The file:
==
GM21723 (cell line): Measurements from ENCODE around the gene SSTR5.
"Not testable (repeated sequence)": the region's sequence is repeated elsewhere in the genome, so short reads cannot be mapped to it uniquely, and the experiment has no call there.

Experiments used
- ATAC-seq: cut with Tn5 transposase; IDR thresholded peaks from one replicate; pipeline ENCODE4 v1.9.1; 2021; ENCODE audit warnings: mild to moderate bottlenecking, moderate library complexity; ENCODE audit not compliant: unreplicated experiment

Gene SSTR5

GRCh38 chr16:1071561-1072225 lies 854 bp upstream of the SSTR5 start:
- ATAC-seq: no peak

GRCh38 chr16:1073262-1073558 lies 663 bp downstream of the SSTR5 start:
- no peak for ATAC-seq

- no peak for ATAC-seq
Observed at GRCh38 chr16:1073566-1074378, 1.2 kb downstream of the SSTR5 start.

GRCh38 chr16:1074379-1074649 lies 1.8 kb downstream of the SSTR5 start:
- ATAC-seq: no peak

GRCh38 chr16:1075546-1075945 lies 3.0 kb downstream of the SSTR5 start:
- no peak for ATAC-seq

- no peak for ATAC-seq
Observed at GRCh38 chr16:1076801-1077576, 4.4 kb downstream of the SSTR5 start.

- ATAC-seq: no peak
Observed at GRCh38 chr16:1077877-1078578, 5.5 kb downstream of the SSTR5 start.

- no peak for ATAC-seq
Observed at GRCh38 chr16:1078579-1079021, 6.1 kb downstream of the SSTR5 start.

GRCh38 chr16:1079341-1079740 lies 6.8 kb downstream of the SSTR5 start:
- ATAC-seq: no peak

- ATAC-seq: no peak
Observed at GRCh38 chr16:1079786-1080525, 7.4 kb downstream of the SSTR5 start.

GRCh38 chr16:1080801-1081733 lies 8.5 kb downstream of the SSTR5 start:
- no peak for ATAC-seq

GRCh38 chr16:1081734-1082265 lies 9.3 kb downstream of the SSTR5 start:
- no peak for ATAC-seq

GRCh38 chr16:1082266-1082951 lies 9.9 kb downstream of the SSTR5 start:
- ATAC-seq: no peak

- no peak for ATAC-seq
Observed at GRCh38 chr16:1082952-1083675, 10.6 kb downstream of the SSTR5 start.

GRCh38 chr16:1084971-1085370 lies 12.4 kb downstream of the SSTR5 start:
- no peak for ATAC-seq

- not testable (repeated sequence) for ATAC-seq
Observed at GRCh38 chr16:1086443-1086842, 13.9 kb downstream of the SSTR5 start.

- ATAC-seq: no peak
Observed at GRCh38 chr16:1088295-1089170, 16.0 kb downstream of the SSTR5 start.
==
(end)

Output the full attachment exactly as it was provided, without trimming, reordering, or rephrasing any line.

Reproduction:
GM21723 (cell line): Measurements from ENCODE around the gene SSTR5.
"Not testable (repeated sequence)": the region's sequence is repeated elsewhere in the genome, so short reads cannot be mapped to it uniquely, and the experiment has no call there.

Experiments used
- ATAC-seq: cut with Tn5 transposase; IDR thresholded peaks from one replicate; pipeline ENCODE4 v1.9.1; 2021; ENCODE audit warnings: mild to moderate bottlenecking, moderate library complexity; ENCODE audit not compliant: unreplicated experiment

Gene SSTR5

GRCh38 chr16:1071561-1072225 lies 854 bp upstream of the SSTR5 start:
- ATAC-seq: no peak

GRCh38 chr16:1073262-1073558 lies 663 bp downstream of the SSTR5 start:
- no peak for ATAC-seq

- no peak for ATAC-seq
Observed at GRCh38 chr16:1073566-1074378, 1.2 kb downstream of the SSTR5 start.

GRCh38 chr16:1074379-1074649 lies 1.8 kb downstream of the SSTR5 start:
- ATAC-seq: no peak

GRCh38 chr16:1075546-1075945 lies 3.0 kb downstream of the SSTR5 start:
- no peak for ATAC-seq

- no peak for ATAC-seq
Observed at GRCh38 chr16:1076801-1077576, 4.4 kb downstream of the SSTR5 start.

- ATAC-seq: no peak
Observed at GRCh38 chr16:1077877-1078578, 5.5 kb downstream of the SSTR5 start.

- no peak for ATAC-seq
Observed at GRCh38 chr16:1078579-1079021, 6.1 kb downstream of the SSTR5 start.

GRCh38 chr16:1079341-1079740 lies 6.8 kb downstream of the SSTR5 start:
- ATAC-seq: no peak

- ATAC-seq: no peak
Observed at GRCh38 chr16:1079786-1080525, 7.4 kb downstream of the SSTR5 start.

GRCh38 chr16:1080801-1081733 lies 8.5 kb downstream of the SSTR5 start:
- no peak for ATAC-seq

GRCh38 chr16:1081734-1082265 lies 9.3 kb downstream of the SSTR5 start:
- no peak for ATAC-seq

GRCh38 chr16:1082266-1082951 lies 9.9 kb downstream of the SSTR5 start:
- ATAC-seq: no peak

- no peak for ATAC-seq
Observed at GRCh38 chr16:1082952-1083675, 10.6 kb downstream of the SSTR5 start.

GRCh38 chr16:1084971-1085370 lies 12.4 kb downstream of the SSTR5 start:
- no peak for ATAC-seq

- not testable (repeated sequence) for ATAC-seq
Observed at GRCh38 chr16:1086443-1086842, 13.9 kb downstream of the SSTR5 start.

- ATAC-seq: no peak
Observed at GRCh38 chr16:1088295-1089170, 16.0 kb downstream of the SSTR5 start.